“…there are so many people at Tufts who use drugs recreationally yet have no idea where these drugs are sourced and whether they might be laced or irresponsibly obtained. Yet, people are willing to spend real money on these drugs. Why then can’t we let the market provide a safe and responsible route for these drugs to be purchased instead of forcing well-meaning people to use such unsafe means of obtaining these drugs? It’s crazy.”

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Legalization: Helpful, or a Hindrance?

During our interview, Berlanga said that he only sees two paths that the USA can take in order to help end the horrific drug violence plaguing his country: either legalize all drugs so the cartels no longer have a market in the United States or somehow get all Americans to stop using illegal drugs.2 Both options seem implausible. However, some view the legalization of marijuana as having the ability to help protect the innocent victims of cartel violence.

Massachusetts recently voted to legalize marijuana, joining a growing list of states that have chosen to do so. In a Boston Globe op-ed titled “Marijuana opponents fight the wrong greedy capitalists,” Dante Ramos wrote “Pot stores may be unseemly. Organized crime networks that slaughter people are infinitely worse.”4 Ramos criticized opponents of Question 4 who focused on the financial gains or losses for Massachusetts in their opposition for not recognizing the impact of cartel violence on innocent people, and for focusing more on what legalization meant financially, instead of what it could mean ethically.4

However, many Massachusetts towns are also struggling to fight the heroin epidemic that has crept across the state. In the 2016 National Heroin Threat Assessment Summary, the DEA states that the number of people reporting current heroin use has tripled between 2007 and 2014 (from 161,000 to 435,000).5 The DEA attributes these changes to heroin being higher in purity and lower in price, the proximity of Mexico (which controls most of the heroin used in the United States) to the United States, and the broad group of heroin users.5

In an Esquire article titled “El Chapo and the Secret History of the Heroin Crisis,” Don Winslow argues that the heroin epidemic was caused by legal marijuana. When marijuana was legalized in Colorado in 2012, the Sinaloa Cartel suffered a 40 percent drop in marijuana sales, which the cartel then decided to overcome with a response to the American addiction to prescription opioids: they increased heroin production, made their heroin purer, and dropped its price.6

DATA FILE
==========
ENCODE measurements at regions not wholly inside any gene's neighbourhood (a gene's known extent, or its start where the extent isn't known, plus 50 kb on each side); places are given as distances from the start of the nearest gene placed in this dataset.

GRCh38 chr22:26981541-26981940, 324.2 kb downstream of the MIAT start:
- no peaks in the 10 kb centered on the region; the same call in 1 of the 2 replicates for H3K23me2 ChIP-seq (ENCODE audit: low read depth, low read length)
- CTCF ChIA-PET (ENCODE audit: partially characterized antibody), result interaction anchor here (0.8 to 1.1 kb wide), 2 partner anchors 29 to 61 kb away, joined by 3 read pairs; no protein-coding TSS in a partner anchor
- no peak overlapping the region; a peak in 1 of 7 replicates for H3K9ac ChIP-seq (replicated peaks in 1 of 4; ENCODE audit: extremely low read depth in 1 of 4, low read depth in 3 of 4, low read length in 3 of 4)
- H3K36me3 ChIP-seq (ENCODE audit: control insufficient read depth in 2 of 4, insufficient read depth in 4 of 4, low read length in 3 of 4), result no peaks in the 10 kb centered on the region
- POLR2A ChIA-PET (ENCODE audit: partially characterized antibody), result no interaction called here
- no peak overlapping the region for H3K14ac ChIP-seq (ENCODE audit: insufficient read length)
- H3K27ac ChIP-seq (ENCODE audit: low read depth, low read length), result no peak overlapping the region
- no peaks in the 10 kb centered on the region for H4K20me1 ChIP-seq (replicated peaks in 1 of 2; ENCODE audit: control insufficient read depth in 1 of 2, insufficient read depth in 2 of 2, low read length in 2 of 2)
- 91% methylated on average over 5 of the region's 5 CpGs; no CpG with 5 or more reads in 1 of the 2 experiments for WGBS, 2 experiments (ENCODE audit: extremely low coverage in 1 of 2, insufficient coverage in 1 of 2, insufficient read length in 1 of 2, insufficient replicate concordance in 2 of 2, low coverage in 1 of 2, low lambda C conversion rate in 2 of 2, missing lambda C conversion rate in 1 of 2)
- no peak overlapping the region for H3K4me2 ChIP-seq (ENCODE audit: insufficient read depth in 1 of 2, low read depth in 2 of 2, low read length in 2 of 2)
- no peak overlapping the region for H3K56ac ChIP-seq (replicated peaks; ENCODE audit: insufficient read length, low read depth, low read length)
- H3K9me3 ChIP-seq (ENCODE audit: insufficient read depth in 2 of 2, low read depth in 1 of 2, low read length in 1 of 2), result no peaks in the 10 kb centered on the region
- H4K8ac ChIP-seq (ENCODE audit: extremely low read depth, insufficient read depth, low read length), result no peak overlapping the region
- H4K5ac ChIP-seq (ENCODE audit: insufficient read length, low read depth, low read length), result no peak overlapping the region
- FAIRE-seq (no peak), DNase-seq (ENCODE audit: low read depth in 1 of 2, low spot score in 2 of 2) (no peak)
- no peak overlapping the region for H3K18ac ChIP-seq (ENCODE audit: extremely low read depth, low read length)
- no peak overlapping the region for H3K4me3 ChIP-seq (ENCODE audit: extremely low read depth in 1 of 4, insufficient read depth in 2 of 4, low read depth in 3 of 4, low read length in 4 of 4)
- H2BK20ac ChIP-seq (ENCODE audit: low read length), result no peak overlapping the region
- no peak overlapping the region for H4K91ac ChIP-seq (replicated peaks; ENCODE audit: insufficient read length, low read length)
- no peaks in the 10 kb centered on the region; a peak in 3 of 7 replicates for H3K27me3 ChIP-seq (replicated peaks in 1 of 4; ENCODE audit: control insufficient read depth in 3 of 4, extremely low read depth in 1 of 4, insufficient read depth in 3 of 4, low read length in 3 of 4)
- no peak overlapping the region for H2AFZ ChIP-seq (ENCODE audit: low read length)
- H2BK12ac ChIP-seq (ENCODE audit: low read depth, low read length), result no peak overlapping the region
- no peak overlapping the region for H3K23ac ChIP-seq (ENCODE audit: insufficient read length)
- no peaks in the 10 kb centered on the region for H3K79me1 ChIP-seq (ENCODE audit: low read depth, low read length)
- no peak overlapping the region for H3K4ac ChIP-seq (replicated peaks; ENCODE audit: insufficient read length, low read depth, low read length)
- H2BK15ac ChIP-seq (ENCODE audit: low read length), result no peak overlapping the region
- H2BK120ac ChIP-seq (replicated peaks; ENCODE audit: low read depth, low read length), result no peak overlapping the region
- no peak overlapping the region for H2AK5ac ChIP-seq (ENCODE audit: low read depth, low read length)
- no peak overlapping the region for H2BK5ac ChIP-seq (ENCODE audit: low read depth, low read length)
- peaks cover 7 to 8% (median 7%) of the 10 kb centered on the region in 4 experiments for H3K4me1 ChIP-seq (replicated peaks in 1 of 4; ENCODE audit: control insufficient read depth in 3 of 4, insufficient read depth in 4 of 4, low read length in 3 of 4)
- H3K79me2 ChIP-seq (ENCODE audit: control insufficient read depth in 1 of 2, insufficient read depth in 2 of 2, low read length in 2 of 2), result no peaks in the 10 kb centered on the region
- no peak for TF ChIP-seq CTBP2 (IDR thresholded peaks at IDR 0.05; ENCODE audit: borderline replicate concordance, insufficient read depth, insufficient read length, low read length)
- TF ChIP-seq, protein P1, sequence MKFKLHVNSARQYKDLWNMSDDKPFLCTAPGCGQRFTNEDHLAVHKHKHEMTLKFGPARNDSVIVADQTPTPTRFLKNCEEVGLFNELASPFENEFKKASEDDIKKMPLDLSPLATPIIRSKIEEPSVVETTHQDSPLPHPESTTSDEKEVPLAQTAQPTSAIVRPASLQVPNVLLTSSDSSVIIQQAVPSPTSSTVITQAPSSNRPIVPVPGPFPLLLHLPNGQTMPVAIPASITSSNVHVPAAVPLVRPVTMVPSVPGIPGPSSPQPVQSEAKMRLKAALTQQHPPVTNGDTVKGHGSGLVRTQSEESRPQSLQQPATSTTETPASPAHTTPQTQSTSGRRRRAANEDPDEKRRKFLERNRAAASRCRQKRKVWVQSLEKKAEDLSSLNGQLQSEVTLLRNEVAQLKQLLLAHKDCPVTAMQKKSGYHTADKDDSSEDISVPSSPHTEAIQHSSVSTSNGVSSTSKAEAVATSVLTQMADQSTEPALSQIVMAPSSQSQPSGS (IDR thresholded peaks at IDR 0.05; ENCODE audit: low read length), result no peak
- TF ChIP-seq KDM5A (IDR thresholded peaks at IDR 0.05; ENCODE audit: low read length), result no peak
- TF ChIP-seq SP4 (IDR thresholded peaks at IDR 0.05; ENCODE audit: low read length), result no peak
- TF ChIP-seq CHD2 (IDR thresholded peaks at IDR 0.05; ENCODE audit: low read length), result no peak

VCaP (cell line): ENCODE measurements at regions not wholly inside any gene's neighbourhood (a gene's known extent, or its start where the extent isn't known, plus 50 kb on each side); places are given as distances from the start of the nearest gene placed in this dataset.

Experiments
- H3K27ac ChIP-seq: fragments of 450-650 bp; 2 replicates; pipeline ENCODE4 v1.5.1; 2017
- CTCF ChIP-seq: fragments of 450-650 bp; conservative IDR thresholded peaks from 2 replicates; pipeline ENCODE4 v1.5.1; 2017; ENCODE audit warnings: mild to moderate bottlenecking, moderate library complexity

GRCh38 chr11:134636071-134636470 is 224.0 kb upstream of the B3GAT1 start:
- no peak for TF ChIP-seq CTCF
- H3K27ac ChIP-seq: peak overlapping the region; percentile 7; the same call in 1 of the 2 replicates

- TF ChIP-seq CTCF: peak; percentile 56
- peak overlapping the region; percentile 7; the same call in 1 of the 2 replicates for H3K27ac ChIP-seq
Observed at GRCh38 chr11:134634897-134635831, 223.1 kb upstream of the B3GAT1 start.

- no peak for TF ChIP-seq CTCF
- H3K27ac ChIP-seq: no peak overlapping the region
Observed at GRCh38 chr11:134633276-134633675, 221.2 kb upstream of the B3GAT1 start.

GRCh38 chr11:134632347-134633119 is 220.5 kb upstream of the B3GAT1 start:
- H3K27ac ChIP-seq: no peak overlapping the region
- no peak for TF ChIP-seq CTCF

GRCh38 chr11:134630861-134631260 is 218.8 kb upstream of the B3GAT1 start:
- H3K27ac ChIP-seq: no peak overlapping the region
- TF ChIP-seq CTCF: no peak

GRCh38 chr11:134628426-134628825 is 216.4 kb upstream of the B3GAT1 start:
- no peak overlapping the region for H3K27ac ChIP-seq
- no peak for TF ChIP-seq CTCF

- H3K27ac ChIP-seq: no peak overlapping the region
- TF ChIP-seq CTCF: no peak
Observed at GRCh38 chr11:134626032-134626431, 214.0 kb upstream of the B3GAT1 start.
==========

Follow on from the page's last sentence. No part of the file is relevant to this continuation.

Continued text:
As law enforcement cracked down on surging prescription opioid deaths, the presence of Mexican heroin in the United States slowly grew.6 Winslow writes that overdose rates have more than doubled from 2000 to 2014, and more people (47,055) died from drug overdoses in 2014 than in any other year in American history.6 “That’s 125 people a day, more than five lives every hour, a fatality level that matched the AIDS epidemic’s peak in 1995,” Winslow writes.6


What Comes Next?

It is evident that effectively ending drug-related violence is nearly impossible. It does not seem likely that our government will legalize all illegal drugs in the near future, or that Americans will stop using drugs on their own volition. Furthermore, legalization is not a cut and dry solution: though marijuana legalization can lower the demand for cartel marijuana, they will undoubtedly find new ways to provide Americans with whatever fix we demand.

However, there is one step that we, as Americans, can take now to try and alleviate drug-related violence: educate those around us about what their drug usage means for those who are and are not living in the United States. If you wish to consume these drugs, encourage your politicians to legalize, and take the power away from the cartels. Or consider turn to legal vices. And, above all else, continuing to spread an awareness of what drug use means for those living with the violence of drug wars, and could help the USA curtail illegal recreational drug consumption.

Special thanks to Mario Berlanga for speaking with us about his experiences.

research, writing, and infographics by Christine Balcer, Melissa Kain, & Lorenza Ramirez


CITATIONS

  1. Berlanga, M. (2016, September 27). Want to Make Ethical Purchases? Stop Buying Illegal Drugs. The New York Times, p. A23. Retrieved November 25, 2016, from http://www.nytimes.com/2016/09/27/opinion/want-to-make-ethical-purchases-stop-buying-illegal-drugs.html
  2. Berlanga, M. (2016, November 1). Interview with Mario Berlanga [Telephone interview].
  3. Denvir, D. (2016, September 26). We’re all being used: No, it’s not immoral to use illegal drugs — because it’s the war on drugs that’s to blame. Salon. Retrieved October 15, 2016, from http://www.salon.com/2016/09/29/were-all-being-used-no-it-is-not-immoral-to-use-illegal-drugs-because-it-is-the-war-on-drugs-that-is-to-blame/
  4. Ramos, D. (2016, October 7). Marijuana opponents fight the wrong greedy capitalists. The Boston Globe. Retrieved November 25, 2016, from http://www.bostonglobe.com/opinion/editorials/2016/10/07/marijuana-opponents-fight-wrong-greedy-capitalists/FEmslguPQktZXF4IyY5ReM/story.html
  5. United States of America, US Drug Enforcement Administration. (2016, June 27). United States Drug Enforcement Administration. Retrieved November 25, 2016, from https://www.dea.gov/divisions/hq/2016/hq062716_attach.pdf
  6. Winslow, D. (2016, August 9). El Chapo and the Secret History of the Heroin Crisis. Esquire. Retrieved November 25, 2016, from http://www.esquire.com/news-politics/a46918/heroin-mexico-el-chapo-cartels-don-winslow/
  7. Tufts at a Glance. (n.d.). Retrieved December 7, 2016, from https://www.tufts.edu/about/tufts-at-a-glance
Melissa Kain
Lead Editor.
Melissa Kain is a junior majoring in mathematics and Spanish and minoring in English. She can be reached at melissa.kain@tufts.edu.